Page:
The legend of Jack the Ripper has been kept alive all these years. There are nearly four thousand books on the subject. The Ripper breathes and walks almost as if he was still flesh and blood, when he should have been allowed to die long, long ago. His victims were desperate, poor women who could not earn enough to find a bed for the night or a hot meal. Their skin was grey and saggy from a diet of potatoes. They tramped the streets for twenty hours a day, in rain and snow and fog. They were beaten up and treated cruelly for doing nothing more than trying to survive in a mean world that didn’t care if they lived or died.

Once they were like you, lad, young and full of hope for the world, but unlike you they had nothing beyond a few ragged clothes and their failing bodies. And instead of treating them with kindness and respect, men bullied them and stole away their only precious possession, their innocence, and after they were dead the men – and women – still exploited them, displaying photographs of their ruined lives, writing about the Ripper as if he was intelligent, a surgeon, a member of royalty, an artist, as if he was more worthy of attention than his victims. We raise him up in films and books and TV shows, almost as if he was something to admire. But he wasn’t. He was a just another cruel, evil bully only worthy of our revulsion and disgust, because he exploited the weak. And this is true of all terrible crimes; it’s the victims who must be respected and honoured, not the murderers, and that is why I do my job, and will continue to do it until the day I die.’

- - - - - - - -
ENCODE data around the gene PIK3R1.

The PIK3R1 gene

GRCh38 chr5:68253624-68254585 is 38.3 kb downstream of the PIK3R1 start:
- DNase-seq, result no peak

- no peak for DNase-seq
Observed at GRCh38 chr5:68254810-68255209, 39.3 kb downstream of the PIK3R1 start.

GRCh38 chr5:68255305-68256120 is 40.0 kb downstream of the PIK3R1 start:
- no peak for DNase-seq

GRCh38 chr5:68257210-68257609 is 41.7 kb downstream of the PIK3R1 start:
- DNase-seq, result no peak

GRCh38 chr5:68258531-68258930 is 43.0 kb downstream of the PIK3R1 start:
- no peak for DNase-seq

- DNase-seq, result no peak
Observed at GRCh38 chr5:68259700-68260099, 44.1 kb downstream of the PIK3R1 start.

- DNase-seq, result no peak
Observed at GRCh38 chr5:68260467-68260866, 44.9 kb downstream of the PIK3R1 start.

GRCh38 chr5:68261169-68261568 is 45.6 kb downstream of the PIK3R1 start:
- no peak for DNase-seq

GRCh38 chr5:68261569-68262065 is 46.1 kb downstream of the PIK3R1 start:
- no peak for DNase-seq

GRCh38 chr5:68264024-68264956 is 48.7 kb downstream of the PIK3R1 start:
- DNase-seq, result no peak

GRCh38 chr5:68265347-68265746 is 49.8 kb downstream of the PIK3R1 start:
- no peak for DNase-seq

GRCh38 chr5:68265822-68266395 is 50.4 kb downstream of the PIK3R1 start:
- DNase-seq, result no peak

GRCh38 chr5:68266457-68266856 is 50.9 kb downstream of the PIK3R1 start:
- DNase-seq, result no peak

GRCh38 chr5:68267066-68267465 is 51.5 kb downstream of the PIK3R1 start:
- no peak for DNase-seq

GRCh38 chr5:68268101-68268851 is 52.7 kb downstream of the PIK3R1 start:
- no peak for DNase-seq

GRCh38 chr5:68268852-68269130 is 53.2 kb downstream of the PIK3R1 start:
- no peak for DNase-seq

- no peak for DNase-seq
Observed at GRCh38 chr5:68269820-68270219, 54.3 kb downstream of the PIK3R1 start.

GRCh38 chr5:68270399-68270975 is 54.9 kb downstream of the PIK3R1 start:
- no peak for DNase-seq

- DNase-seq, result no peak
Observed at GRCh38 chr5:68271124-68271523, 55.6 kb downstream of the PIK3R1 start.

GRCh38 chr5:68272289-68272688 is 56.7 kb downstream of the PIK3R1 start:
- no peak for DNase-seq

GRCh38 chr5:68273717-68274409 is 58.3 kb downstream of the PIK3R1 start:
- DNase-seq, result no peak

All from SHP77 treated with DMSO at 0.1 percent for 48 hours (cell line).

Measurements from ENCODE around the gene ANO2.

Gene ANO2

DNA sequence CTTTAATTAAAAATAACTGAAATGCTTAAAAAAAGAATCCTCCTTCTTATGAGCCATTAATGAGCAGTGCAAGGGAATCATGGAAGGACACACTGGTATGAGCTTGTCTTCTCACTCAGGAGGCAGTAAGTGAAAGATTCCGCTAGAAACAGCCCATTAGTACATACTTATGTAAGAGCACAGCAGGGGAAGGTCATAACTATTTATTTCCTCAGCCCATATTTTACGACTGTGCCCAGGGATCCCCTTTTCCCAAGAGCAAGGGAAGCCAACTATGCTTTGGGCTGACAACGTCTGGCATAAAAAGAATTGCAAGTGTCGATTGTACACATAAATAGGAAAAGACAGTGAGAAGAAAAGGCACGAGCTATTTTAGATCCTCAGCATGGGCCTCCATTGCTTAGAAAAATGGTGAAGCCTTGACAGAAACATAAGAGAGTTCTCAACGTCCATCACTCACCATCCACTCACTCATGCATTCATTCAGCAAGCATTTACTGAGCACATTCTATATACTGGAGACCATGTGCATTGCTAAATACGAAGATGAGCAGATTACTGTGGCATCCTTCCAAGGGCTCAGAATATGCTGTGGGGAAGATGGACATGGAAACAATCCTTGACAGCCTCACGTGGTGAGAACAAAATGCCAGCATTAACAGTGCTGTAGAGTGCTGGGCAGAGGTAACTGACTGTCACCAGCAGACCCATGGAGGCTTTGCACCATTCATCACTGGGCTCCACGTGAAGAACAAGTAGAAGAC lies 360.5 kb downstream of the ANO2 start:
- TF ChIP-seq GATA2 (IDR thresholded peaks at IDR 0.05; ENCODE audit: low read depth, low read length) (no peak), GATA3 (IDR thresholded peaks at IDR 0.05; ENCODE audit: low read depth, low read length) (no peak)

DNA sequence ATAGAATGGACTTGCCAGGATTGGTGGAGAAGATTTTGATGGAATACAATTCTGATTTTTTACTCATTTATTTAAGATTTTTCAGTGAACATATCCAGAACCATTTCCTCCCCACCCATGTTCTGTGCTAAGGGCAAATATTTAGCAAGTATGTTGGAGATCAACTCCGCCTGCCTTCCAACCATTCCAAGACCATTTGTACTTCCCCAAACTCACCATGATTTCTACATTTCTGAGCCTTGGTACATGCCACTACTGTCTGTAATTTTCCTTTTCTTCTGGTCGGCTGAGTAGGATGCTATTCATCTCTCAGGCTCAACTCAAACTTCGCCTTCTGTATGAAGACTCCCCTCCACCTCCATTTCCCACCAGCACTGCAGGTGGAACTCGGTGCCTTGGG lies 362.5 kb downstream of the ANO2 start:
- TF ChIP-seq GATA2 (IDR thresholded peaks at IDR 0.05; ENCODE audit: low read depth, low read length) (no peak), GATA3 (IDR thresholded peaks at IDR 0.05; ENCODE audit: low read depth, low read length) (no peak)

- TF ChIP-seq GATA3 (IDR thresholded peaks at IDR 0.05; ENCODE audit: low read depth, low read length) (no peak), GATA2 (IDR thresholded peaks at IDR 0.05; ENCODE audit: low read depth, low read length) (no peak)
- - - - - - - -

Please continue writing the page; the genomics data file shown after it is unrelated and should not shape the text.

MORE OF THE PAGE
11 comments on “Jack And Stephen”

  1. Colin says:

    Well said chris, for far too long he has been glamourised.

  2. Nikki says:

    One of my favorite Bryant monologues. I read it several times, first uttering “amen, Arthur”, and next, “Thank you Mr. Fowler”.

    Why do so many have so much so backwards??

  3. Ollie says:

    This is true not only of the assassin in Las Vegas. I see it happen every day here in Italy. When women are raped or murdered, all the attention is given to the offenders and murderers. More often than not, the victims are bullied and/or criminalised for “improper behaviour”. This is often the case even in courts.